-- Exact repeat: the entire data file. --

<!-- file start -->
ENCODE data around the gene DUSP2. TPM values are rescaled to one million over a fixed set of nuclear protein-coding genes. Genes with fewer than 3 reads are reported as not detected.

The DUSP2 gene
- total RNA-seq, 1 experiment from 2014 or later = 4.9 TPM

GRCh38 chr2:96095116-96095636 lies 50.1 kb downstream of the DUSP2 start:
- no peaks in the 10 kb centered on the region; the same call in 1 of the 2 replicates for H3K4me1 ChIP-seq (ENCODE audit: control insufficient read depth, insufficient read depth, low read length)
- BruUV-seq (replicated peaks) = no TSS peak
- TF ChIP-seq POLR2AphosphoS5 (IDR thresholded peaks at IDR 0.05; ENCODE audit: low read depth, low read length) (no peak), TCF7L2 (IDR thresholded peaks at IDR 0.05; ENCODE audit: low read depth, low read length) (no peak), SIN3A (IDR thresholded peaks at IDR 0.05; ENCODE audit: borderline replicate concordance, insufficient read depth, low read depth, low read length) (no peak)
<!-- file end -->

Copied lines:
ENCODE data around the gene DUSP2. TPM values are rescaled to one million over a fixed set of nuclear protein-coding genes. Genes with fewer than 3 reads are reported as not detected.

The DUSP2 gene
- total RNA-seq, 1 experiment from 2014 or later = 4.9 TPM

GRCh38 chr2:96095116-96095636 lies 50.1 kb downstream of the DUSP2 start:
- no peaks in the 10 kb centered on the region; the same call in 1 of the 2 replicates for H3K4me1 ChIP-seq (ENCODE audit: control insufficient read depth, insufficient read depth, low read length)
- BruUV-seq (replicated peaks) = no TSS peak
- TF ChIP-seq POLR2AphosphoS5 (IDR thresholded peaks at IDR 0.05; ENCODE audit: low read depth, low read length) (no peak), TCF7L2 (IDR thresholded peaks at IDR 0.05; ENCODE audit: low read depth, low read length) (no peak), SIN3A (IDR thresholded peaks at IDR 0.05; ENCODE audit: borderline replicate concordance, insufficient read depth, low read depth, low read length) (no peak)